Vol.1, 1810-1810 No.3
PORT PHILLIP SETTLEMENT PLANNED
Captain Collins in Charge
The Home Government has approved the proposal for a new settlement to be set up in the Port Phillip district.
Captain David Collins, who served as Judge-Advocate under Government Phillip and departed the Colony for Home in 1796, has been appointed to lead an expedition from England to found the Port Phillip settlement.
His Excellency Governor King has urged settlement of Port Phillip since he received reports of Lieut. John Murray HMS Lady Nelson and Commander Matthew Flinders HMS Investigator. Both officers, having examined the extensive bay on the southernmost coastline of New South Wales, declared it a suitable site for this purpose.
The Governor decided to the place Port Phillip in honour of his former commander, the founder of the settlement in Sydney Cove.
Governor King is of the opinion that the establishment of the new settlement is made necessary by the activities of French explorers in those southern waters, carrying out what are termed ‘scientific surveys of the New Holland coastline’. Possible foreign claims to these territories should be discouraged.
VAN DIEMEN’S LAND A PENAL SETTLEMENT
Lieut. J Bowen to Risdon Cove
Despatches from Lieut. John Bowen report that establishment of a settlement in Van Diemen’s Land proceeds satisfactory.
Lieut. Bowen has set up at Risdon Cove on the Derwent River (both places named by John Hayes, the English explorer who discovered them in 1792). Nine soldiers, four free settlers, 35 convicts and a quantity of livestock comprise the little colony.
Lieut. Bowen expects that a town will eventually rise there. He names it Hobart in honour of Lord Hobart, Secretary of State and War and the Colonies, who authorised the establishment of the settlement following representations from Governor King.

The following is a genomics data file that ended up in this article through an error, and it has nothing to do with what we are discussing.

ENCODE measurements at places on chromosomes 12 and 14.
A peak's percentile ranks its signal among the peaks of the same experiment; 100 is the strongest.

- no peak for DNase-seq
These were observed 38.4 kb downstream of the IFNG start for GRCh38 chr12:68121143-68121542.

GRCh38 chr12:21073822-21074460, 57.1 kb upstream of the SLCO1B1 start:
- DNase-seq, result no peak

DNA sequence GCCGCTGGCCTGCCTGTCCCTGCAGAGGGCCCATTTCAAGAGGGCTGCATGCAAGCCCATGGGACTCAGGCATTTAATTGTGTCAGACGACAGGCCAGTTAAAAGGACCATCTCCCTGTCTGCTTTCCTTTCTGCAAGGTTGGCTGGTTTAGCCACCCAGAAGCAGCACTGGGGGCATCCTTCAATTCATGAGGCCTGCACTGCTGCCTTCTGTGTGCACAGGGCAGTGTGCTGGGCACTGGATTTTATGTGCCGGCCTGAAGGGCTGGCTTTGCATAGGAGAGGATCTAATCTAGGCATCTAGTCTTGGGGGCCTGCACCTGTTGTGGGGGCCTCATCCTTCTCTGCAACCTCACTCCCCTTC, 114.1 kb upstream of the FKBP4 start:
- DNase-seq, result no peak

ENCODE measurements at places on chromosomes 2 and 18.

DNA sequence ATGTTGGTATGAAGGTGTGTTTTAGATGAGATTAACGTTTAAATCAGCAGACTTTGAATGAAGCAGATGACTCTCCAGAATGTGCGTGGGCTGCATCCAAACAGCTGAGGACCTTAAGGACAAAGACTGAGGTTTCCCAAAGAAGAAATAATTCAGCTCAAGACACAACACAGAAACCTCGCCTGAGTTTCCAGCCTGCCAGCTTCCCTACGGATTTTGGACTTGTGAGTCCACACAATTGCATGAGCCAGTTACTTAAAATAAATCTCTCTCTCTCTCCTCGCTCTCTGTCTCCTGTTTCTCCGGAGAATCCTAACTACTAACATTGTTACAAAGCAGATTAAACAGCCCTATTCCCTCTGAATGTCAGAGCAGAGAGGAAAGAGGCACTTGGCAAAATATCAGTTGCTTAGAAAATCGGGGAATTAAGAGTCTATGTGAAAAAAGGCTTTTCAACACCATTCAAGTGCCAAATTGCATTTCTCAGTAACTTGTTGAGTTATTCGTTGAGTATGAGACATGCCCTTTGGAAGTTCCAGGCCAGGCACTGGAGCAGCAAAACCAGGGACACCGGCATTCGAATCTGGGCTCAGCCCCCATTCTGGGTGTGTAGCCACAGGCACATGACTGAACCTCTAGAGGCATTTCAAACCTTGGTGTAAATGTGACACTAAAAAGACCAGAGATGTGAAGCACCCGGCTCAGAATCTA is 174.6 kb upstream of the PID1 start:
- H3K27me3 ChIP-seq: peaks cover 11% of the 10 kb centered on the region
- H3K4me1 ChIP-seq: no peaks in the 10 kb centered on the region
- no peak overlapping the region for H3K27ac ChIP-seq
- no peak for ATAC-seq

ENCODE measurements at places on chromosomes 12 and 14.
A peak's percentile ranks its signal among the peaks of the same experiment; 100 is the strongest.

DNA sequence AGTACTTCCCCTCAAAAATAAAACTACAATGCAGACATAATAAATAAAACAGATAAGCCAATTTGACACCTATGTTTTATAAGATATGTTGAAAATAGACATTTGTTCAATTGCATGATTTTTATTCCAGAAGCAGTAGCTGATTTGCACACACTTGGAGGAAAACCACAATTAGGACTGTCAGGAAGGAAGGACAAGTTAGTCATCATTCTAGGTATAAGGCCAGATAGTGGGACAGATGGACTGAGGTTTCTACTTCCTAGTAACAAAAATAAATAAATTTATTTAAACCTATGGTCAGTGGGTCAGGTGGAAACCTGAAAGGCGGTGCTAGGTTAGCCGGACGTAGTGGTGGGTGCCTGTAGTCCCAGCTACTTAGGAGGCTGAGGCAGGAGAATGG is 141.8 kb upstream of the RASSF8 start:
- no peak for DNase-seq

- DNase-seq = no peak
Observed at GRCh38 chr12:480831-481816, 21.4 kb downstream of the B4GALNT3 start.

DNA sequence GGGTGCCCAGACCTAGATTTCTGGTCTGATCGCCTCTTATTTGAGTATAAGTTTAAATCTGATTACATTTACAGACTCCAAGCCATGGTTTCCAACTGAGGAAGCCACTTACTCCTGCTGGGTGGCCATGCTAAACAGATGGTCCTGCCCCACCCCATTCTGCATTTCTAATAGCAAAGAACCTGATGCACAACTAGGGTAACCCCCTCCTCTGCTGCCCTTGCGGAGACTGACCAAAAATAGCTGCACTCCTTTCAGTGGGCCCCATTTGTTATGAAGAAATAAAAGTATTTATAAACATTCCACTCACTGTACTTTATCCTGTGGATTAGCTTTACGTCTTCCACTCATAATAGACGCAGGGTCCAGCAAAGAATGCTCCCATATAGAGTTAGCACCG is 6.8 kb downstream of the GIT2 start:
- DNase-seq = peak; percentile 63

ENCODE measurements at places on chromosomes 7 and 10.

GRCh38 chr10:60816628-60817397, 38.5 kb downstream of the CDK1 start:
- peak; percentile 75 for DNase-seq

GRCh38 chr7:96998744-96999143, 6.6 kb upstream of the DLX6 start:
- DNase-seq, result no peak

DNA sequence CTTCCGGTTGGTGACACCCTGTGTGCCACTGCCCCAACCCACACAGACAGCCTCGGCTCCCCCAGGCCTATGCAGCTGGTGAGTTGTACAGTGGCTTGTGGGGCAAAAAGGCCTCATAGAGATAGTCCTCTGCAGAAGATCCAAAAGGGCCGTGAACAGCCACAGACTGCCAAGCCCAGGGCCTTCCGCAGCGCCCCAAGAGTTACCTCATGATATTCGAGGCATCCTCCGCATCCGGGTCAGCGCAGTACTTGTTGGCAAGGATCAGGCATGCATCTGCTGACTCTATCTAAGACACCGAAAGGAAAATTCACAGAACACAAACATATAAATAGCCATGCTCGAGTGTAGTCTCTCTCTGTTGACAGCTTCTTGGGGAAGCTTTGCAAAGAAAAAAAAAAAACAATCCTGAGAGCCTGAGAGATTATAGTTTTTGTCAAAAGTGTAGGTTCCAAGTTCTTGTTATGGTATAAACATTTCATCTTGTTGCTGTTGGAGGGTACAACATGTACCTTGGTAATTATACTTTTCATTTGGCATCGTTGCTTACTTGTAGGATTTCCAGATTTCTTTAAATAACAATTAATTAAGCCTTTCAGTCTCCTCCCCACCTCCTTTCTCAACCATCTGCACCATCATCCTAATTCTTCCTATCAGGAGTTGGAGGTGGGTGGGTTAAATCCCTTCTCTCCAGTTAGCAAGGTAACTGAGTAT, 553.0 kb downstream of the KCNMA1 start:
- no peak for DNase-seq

His Excellency has for some time desired an alternative settlement to Norfolk Island, where difficulties arise in supply and maintenance of discipline.
The activities of the French in the vicinity of Van Diemen’s Land are another source of anxiety. Gossip during Captain Baudin’s stay in Sydney led Col. Paterson to report that the French intend to lay claim to our southern island.
Though Captain Baudin’s frank demeanour made it difficult to believe such rumours His Excellency sent Lieut. Robbins, in capacity of messenger, to remind Captain Baudin, then encamped on King Island, that Van Diemen’s Land is a British possession.
The French explorer replied with assurance that such a reminder was unnecessary.
CATTLE FROM INDIA
Hobart Town, August 8th, 1804
Colonel Collins, who took over this settlement from Lieut. Bowen, reports the arrival of the Indian cattle ordered by Governor King. Aboard Lady Barlow there arrived 139 cows, 1 bull, 60 oxen.
Lt Col Royal Marines & Lieut Governor of Port Phillip David Collins
(From a miniature by Barber)
NORFOLK ISLAND CLOSED DOWN
Lord Hobart, Secretary for State for the Colonies, has ordered that the settlement on Norfolk Island be closed down. Withdrawal of the majority of the convicts and the military detachment is expected to be completed by late 1804 but some difficulty is being encountered from free settlers reluctant to transfer themselves to Van Diemen’s Land, as has been suggested.
The settlement, of which so much was hoped is to end. Although the soil was, indeed, fertile and at times bountiful, the history of the settlement has been one of incessant discord between convicts and their military supervisors. Trouble was encountered during periods of administration by Capt. J Townson, Capt. Thos. Rowley, Major Joseph Foveaux and Capt. John Piper.
Only the firm, wise administration of Philip G King ever prospered there. For a couple of seasons under his guidance the colony produced a surplice of grain, but Sydney being well supplied at that time, the Government did not buy from Norfolk Is. Settlers, many of who became discouraged and gave up their holdings.
DEATH OF CAPT. D COLLINS
Captain David Collins, Lieut. Governor Van Diemen’s Land, died suddenly at Hobart on March 24th, 1810, aged 54 years. He was first Judge Advocate of New South Wales, led the first settlement to Port Phillip and later moved it to Hobart. The administration is at present in the hands of Lieut. Lord.
Article taken from the First Fleet Folio, June 1999